Grass Snake

The Grass Snake (Natrix natrix), sometimes called the Ringed Snake or Water Snake, is a European non-venomous snake.

The Grass Snake is typically dark green or brown in color with a characteristic yellow collar behind the head, which explains the alternative name ringed snake. The color may also range from grey to black. The underside is lighter in color. In Britain the Grass Snake is the largest reptile reaching up to 120cm total length.

Although they will occasionally eat mammals and fish, their main prey are amphibians, especially the common frog. Grass Snakes are strong swimmers and are usually found close to fresh water.

Grass Snakes hibernate over the winter and mate soon after they emerge in the spring during April or May. The leathery skinned eggs are laid in batches of 8-40 in June to July and hatch after about 10 weeks. As eggs require a temperature of at least 21° C to hatch, rotting vegetation, including compost heaps are preferred locations. The young are around 18cm long when they hatch and are immediately independent.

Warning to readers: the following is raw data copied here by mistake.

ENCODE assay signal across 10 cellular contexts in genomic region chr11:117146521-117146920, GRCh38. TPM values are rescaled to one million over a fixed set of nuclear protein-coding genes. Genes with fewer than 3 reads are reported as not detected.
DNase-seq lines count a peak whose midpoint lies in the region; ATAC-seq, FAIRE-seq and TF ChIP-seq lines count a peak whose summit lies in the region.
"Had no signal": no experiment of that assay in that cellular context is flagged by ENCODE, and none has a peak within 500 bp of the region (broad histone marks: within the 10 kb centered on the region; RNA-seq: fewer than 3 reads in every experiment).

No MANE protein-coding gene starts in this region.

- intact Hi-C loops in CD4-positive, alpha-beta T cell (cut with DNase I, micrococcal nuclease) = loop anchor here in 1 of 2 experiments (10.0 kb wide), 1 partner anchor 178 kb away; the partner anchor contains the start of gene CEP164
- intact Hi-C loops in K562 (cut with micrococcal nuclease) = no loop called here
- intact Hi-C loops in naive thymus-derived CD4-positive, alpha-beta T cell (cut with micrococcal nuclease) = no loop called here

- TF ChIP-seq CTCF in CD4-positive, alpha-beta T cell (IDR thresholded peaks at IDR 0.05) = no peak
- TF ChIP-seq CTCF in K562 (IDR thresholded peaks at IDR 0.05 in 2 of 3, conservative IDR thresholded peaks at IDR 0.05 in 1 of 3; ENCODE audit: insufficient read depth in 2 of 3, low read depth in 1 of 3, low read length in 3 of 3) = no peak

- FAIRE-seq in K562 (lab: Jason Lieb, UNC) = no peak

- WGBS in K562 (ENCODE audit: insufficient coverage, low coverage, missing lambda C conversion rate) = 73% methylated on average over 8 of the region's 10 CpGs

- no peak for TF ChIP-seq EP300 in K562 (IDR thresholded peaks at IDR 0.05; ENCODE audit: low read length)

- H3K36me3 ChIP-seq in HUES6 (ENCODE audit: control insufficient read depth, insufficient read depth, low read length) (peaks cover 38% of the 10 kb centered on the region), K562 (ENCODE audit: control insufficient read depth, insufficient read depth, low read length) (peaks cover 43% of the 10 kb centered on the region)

Not being venomous, their only defenses are to produce a foul-smelling fluid from the anal glands and/or feign death. Sometimes, they will also perform fake attacks, striking without actually opening their mouths. They rarely bite in defense.

This snake is found in lowland areas of England and Wales but is almost absent from Scotland and not found in Ireland. It has a wide distribution in continental Europe, from southern Scandinavia to southern Italy. It is also found in northwestern Africa. British Grass Snakes belong to the subspecies Natrix natrix helvetica, but experts differ on the number of subspecies.